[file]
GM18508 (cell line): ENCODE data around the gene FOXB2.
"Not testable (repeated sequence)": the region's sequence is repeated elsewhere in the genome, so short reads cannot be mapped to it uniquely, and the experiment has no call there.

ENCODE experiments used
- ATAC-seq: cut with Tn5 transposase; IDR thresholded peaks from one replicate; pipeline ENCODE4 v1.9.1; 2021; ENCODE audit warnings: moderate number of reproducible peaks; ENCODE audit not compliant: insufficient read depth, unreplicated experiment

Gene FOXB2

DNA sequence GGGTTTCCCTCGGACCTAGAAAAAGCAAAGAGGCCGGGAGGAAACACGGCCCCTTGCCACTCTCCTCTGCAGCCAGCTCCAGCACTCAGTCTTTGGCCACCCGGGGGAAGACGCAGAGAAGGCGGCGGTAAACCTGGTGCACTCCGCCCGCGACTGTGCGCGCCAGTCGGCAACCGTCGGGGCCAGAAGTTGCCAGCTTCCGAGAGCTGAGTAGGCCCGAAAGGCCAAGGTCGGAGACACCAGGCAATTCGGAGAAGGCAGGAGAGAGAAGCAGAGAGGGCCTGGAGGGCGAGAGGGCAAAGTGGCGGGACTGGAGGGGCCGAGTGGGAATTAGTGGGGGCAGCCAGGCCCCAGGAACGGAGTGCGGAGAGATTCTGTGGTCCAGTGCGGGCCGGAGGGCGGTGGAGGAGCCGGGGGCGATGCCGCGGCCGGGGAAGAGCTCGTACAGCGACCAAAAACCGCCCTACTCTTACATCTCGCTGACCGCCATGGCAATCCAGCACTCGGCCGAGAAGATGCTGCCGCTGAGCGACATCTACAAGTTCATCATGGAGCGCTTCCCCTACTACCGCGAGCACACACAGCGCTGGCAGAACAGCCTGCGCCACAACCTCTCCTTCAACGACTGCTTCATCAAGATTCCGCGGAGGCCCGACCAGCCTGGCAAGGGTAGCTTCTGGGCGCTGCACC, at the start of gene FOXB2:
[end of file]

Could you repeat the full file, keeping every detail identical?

GM18508 (cell line): ENCODE data around the gene FOXB2.
"Not testable (repeated sequence)": the region's sequence is repeated elsewhere in the genome, so short reads cannot be mapped to it uniquely, and the experiment has no call there.

ENCODE experiments used
- ATAC-seq: cut with Tn5 transposase; IDR thresholded peaks from one replicate; pipeline ENCODE4 v1.9.1; 2021; ENCODE audit warnings: moderate number of reproducible peaks; ENCODE audit not compliant: insufficient read depth, unreplicated experiment

Gene FOXB2

DNA sequence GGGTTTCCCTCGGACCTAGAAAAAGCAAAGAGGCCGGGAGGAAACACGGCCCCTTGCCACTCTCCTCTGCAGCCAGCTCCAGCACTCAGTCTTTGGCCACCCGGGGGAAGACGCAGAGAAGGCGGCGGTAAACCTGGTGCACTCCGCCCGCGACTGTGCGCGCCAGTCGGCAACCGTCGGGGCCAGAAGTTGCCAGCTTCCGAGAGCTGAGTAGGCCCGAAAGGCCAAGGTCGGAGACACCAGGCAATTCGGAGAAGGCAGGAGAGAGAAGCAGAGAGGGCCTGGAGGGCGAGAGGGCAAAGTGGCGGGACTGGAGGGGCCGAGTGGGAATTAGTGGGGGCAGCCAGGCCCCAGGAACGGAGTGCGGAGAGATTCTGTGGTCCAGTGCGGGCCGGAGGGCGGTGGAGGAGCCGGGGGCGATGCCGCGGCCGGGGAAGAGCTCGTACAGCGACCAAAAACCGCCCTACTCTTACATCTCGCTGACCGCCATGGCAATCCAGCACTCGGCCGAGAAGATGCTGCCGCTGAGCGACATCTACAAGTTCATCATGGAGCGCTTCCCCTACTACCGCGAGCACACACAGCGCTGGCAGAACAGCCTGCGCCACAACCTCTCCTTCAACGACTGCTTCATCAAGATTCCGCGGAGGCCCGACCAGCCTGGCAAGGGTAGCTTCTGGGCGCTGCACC, at the start of gene FOXB2: